In one successful form of this invention, when the lens means 15 is producing unity magnification, the stationary positive lens 20, the movable negative lens 21, and the movable positive lens 22 are working respectively at +0.6 power, -0.7 power, and +2.36 power while the focal length of the lens means 15 for this magnification lies be tween 3.0 and 3.5 times the over-all axial length of said means, measured from the vertex of R in FIG. 2 to the vertex of R When this lens means 15 produces +1.5 power, the negative lens 21 works at 1.08 power and the movable positive lens 22 works at substantially +2.3 power and the lens means are also substantially afocal. At 2 power, this lens means has a focal length of between 3.65 and 4.0 times the aforesaid over-all axial length.

The imagery of most microscopes may be decidedly improved by the use of an optical system such as that here disclosed. This improvement is effected by overcorrecting the Petzval curvature, which is produced by the variable power lens means 15, sufficiently so that it substantially compensates the serious undercorrection of Petzval curvature found in most microscopes. For this purpose, the negative lens 21 may be given a negative power great enough to secure an improved balance between negative and positive powers of the lenses 21 and 22, respectively, so that an overcorrected Petzval curvature results.

Furthermore, the image quality and sharp focusing capability of the optical system 10 is greatly improved since the spherical aberration, coma and astigmastism properties of the zoom" lens system 15 are well corrected over the entire field and throughout the entire range of magnifications. In FIGS. 4, and 6 of the drawing are shown curves representing the excellent correction for spherical aberration, coma and astigmatism, respectively, the departure in millimeters from zero condition of each being plotted through the entire range of magnifications of the image 16. The spherical aberration curve is numbered 36 and the coma curve is numbered 37 while the tangential astigmatism curve in FIG. 6 is marked T and the sagittal astigmatism curve is marked S. With reference to FIG. 3 of the drawings, curve 38 represents the absolute movement of the lens 22 and curve 39 represents the corresponding movement of the negative lens 21 throughout the entire magnification range.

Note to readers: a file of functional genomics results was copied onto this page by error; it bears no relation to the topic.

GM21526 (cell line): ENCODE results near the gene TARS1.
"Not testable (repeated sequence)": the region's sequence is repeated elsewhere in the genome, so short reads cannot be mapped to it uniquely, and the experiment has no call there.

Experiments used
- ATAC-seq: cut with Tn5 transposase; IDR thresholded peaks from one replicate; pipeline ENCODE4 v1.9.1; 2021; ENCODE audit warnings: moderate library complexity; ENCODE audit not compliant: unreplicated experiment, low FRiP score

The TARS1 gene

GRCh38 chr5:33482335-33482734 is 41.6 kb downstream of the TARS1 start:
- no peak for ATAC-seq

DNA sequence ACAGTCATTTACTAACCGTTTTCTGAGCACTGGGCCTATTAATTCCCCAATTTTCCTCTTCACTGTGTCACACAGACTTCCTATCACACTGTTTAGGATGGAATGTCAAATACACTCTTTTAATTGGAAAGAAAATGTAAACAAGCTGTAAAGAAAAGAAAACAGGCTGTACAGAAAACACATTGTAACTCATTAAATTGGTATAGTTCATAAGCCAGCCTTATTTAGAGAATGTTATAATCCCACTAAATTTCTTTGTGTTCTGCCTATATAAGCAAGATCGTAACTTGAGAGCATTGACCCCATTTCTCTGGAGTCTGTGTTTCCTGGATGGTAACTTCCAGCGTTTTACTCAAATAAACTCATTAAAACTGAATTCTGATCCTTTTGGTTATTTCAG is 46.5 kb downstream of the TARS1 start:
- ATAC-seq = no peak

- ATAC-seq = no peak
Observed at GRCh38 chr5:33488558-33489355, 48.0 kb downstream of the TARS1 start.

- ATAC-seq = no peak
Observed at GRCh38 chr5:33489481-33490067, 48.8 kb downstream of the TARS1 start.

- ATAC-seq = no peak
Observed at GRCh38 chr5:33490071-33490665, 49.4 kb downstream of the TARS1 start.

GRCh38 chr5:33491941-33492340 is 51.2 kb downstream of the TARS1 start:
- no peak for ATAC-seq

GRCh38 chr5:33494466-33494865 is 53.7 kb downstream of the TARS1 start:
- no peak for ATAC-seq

A preferred form of variable power relay lens means 15 for microscopes is shown in detail in FIG. 2 and the constructional data therefor are given in the table herebelow. In this form of the invention, the stationary positive lens 20 is compound and is formed of a front biconvex element, represented by the letter A, which is cemented to plane concave element B. Likewise, the movable negative lens 21 is composed of a front biconcave element 0" which is cemented to a concave-convex meniscus element D and the movable positive lens 22 is composed of a front biconvex element E which is cemented to a rear concavo-convex meniscus element F."

FIG. 1 represents the lens members 20, 21 and 22 in the position occupied for producing unity power of the variable power lens means 15 and FIG. 2 shows the relative positions of said lens members when the lens means yields two power.

In the table given herebelow, the constructional data for making the aforesaid preferred form of variable power lens means is set forth, wherein R to R, represent the refractive curvatures of the lens elements, numbering from front to rear, 2; to t, represent the axial thicknesses of the lens elements, S and S, represent the air spaces between the lenses 20, 21 and 21, 22, respectively, n represents the refractive indices of the glasses in the lens element 4 I and r represents the Abbe number or partial dispersions of said glasses,

[Zoom Range =2] A variable power relay lens, constructed according to the above disclosed data, may be integrated into the optical systems of many kinds of microscopes having various uses, by placing said relay lens between the objective and the image which it forms by itself of an object. The disclosed variable power lens means is capable of precision performance and excellent imagery over the entire range of image magnification, all in fulfillment of the objects of this invention.

Although only one form of this invention has been shown and described in detail, other forms and arrangements are possible within the combination described and within the scope of the claim appended hereto.

We claim: